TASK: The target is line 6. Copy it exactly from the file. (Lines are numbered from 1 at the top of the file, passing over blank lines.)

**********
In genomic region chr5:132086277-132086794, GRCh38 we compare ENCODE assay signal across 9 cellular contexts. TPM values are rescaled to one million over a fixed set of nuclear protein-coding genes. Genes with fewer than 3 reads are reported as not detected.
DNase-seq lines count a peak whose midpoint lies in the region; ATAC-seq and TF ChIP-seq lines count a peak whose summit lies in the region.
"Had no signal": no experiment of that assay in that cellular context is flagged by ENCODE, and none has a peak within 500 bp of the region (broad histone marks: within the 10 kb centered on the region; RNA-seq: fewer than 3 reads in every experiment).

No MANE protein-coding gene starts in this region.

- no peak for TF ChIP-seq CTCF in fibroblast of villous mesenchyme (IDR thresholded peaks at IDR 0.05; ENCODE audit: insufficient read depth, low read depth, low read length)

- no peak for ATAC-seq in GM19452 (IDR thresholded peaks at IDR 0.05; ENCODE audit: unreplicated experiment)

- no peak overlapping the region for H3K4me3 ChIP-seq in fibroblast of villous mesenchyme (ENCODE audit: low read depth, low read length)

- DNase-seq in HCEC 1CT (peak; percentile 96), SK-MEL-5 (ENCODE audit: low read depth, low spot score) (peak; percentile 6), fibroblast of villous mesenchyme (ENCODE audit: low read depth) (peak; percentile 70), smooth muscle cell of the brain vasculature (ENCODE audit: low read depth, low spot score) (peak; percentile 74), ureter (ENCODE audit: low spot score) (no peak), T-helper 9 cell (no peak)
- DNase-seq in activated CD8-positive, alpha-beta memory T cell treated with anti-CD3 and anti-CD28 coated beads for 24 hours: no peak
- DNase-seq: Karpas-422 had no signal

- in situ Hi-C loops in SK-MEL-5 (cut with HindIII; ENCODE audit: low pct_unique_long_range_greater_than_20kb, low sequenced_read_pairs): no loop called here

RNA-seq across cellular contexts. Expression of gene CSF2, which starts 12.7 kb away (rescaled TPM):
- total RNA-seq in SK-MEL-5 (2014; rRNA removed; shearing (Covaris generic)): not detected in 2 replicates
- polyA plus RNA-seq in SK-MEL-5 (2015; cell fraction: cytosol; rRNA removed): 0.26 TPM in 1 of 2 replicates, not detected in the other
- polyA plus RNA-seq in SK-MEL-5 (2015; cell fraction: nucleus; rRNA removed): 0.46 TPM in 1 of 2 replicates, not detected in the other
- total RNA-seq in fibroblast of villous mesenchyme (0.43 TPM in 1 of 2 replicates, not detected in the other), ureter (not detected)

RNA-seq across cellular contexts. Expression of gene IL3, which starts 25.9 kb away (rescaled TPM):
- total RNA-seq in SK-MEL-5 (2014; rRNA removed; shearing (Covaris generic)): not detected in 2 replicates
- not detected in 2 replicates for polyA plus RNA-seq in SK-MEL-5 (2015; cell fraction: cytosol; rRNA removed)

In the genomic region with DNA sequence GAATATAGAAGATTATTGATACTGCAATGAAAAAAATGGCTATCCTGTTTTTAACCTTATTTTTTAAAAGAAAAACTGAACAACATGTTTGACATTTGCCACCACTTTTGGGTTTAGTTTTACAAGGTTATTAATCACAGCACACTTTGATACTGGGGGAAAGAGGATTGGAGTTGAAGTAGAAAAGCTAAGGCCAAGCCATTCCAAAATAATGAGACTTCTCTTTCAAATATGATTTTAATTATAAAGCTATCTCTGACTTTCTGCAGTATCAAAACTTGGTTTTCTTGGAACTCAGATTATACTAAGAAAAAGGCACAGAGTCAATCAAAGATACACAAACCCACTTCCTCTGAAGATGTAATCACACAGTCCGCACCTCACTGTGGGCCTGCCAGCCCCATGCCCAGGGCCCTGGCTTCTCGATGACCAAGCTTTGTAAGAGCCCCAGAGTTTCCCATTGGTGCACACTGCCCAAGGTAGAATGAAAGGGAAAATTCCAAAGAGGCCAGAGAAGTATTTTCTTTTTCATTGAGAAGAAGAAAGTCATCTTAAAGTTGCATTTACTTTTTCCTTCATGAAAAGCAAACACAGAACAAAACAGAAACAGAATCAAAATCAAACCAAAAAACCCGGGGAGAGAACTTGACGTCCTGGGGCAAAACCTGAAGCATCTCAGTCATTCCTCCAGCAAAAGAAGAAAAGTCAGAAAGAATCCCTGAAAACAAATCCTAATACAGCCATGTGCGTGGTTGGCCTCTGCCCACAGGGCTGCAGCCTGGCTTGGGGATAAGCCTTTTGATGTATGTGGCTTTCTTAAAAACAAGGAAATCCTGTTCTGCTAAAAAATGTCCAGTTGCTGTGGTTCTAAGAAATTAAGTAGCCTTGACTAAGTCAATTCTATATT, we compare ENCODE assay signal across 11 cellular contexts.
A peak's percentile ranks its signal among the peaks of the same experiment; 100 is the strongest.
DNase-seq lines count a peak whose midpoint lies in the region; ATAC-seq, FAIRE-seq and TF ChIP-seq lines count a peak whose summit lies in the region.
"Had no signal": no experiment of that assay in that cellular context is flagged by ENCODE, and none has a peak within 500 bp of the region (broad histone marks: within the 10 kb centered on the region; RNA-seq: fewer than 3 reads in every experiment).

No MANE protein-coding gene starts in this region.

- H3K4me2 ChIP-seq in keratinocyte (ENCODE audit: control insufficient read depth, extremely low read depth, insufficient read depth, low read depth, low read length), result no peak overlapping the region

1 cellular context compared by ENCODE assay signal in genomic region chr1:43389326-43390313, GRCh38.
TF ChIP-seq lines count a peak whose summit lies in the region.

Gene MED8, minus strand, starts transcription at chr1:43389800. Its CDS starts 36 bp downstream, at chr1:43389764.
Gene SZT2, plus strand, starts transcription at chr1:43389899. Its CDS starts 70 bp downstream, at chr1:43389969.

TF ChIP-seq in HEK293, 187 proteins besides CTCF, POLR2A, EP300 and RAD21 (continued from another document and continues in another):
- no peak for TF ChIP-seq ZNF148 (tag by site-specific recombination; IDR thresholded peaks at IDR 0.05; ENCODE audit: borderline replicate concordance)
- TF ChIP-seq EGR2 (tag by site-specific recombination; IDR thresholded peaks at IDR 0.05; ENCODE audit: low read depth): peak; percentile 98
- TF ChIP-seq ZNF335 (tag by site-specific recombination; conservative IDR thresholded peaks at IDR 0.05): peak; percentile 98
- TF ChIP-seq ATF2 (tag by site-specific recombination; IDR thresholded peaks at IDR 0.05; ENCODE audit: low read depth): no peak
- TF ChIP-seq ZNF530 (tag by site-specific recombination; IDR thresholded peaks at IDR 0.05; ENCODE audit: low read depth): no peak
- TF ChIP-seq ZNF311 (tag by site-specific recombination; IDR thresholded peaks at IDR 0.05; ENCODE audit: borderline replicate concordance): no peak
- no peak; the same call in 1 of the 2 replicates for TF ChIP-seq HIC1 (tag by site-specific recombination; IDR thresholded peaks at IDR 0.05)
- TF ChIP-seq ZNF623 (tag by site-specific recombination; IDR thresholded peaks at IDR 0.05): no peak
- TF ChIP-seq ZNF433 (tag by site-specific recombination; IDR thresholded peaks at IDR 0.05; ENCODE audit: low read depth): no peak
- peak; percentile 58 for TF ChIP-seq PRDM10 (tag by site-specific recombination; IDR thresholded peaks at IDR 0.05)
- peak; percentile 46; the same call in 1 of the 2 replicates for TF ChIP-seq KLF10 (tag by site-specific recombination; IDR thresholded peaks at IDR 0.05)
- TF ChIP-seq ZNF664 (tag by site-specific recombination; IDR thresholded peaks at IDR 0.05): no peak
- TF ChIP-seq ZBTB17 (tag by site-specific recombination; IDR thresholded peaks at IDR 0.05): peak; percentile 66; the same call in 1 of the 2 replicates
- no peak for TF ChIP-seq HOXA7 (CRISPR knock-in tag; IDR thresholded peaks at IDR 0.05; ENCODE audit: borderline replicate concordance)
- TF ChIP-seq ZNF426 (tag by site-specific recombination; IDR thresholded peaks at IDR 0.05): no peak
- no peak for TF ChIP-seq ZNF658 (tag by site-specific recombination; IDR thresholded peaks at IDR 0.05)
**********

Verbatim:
- no peak for ATAC-seq in GM19452 (IDR thresholded peaks at IDR 0.05; ENCODE audit: unreplicated experiment)